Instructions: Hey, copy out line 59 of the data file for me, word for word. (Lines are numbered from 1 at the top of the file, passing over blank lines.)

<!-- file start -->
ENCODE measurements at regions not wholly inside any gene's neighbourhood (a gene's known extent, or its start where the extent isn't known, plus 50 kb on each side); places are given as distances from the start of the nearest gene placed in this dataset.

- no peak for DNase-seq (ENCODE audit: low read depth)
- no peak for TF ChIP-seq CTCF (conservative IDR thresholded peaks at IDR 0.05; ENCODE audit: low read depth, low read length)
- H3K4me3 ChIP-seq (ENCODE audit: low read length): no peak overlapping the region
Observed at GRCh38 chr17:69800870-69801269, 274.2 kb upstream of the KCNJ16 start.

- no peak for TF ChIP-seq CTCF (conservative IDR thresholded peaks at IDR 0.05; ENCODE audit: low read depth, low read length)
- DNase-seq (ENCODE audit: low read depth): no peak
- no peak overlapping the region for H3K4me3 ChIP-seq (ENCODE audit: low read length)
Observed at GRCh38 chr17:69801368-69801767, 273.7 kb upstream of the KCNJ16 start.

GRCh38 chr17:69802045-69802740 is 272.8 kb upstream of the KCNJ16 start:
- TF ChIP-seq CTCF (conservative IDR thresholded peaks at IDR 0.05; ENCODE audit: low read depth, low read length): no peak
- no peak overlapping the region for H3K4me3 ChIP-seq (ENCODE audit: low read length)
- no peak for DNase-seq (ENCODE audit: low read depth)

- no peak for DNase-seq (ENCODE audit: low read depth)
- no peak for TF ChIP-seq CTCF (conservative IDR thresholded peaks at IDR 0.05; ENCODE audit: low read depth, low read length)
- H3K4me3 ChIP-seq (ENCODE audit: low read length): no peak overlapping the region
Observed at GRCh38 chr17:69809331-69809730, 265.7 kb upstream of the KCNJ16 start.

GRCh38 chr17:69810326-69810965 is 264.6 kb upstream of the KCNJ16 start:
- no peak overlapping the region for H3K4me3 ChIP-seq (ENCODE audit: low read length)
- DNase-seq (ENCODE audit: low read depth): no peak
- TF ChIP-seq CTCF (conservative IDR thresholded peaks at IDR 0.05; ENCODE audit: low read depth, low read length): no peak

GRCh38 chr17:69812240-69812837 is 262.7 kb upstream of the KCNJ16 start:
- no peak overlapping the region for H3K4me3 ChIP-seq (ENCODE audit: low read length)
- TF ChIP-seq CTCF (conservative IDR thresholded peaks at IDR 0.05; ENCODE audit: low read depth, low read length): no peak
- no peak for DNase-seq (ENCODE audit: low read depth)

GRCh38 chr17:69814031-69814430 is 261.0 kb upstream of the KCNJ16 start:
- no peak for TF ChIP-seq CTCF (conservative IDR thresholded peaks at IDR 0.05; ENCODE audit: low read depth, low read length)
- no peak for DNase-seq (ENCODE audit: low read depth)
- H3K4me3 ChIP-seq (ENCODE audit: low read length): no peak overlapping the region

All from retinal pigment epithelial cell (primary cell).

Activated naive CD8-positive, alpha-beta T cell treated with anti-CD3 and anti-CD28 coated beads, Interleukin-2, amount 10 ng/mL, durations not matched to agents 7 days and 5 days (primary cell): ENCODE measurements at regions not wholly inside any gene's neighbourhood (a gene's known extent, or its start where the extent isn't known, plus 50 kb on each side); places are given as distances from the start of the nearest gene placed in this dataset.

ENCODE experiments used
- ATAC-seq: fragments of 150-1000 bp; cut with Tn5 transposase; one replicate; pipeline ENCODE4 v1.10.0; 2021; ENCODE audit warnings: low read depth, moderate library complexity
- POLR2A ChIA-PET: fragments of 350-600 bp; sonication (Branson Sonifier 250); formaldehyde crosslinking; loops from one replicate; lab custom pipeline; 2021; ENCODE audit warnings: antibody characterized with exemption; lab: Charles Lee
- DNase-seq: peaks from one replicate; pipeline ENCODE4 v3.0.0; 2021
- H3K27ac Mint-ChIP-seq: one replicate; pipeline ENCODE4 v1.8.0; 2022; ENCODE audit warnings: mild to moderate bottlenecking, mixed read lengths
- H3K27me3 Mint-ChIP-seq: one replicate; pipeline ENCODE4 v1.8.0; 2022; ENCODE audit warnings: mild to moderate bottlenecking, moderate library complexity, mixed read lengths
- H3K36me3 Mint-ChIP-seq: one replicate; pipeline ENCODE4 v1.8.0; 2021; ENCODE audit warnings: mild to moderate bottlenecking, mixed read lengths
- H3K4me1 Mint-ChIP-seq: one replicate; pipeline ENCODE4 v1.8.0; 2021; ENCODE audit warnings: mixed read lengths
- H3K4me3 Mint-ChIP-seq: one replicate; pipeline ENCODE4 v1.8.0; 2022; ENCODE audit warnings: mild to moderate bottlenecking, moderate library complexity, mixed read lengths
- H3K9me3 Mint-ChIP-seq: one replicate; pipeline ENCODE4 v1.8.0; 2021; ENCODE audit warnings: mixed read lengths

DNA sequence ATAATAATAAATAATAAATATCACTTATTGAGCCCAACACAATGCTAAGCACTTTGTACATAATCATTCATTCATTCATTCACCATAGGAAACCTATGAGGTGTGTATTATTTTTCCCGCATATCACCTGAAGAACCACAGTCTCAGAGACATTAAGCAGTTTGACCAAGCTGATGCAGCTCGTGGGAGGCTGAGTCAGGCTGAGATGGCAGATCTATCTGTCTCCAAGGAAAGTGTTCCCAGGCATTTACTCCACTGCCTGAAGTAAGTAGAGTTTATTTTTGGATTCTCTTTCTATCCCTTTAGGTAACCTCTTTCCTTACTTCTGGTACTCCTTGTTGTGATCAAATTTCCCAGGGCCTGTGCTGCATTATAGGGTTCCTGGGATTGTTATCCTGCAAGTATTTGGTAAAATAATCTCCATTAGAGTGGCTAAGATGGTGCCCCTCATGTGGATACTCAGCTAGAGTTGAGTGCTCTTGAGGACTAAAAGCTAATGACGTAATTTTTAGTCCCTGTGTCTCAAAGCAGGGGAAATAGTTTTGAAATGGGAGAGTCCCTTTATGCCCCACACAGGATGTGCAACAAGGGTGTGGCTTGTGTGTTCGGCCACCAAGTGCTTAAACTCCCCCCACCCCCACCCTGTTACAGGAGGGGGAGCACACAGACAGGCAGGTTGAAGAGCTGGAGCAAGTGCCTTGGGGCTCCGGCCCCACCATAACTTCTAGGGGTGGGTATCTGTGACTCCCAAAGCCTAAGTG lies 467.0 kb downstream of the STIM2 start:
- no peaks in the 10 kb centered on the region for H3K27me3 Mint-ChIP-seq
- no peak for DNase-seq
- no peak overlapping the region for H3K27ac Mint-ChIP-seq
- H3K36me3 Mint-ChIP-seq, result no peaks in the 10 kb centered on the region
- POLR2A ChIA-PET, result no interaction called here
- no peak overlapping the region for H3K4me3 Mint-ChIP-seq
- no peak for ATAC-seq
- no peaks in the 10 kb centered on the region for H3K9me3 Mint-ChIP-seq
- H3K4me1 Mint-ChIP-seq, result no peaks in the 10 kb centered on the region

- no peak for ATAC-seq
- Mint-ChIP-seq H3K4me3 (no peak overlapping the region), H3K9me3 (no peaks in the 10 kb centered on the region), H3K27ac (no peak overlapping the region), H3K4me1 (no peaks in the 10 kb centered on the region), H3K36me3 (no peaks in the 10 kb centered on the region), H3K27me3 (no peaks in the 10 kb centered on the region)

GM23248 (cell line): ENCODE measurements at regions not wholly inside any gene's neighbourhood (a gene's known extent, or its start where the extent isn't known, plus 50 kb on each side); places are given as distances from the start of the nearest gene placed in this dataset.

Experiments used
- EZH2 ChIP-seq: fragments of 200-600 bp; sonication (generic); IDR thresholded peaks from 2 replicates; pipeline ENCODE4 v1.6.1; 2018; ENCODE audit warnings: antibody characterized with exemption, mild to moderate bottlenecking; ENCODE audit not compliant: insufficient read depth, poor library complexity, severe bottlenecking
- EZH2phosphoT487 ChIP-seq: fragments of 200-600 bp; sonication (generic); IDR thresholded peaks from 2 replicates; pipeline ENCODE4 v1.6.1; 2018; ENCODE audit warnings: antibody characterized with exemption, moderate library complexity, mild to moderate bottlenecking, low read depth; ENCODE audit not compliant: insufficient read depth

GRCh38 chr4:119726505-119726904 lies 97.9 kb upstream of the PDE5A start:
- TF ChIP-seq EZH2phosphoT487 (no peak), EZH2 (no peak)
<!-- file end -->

- TF ChIP-seq EZH2phosphoT487 (no peak), EZH2 (no peak)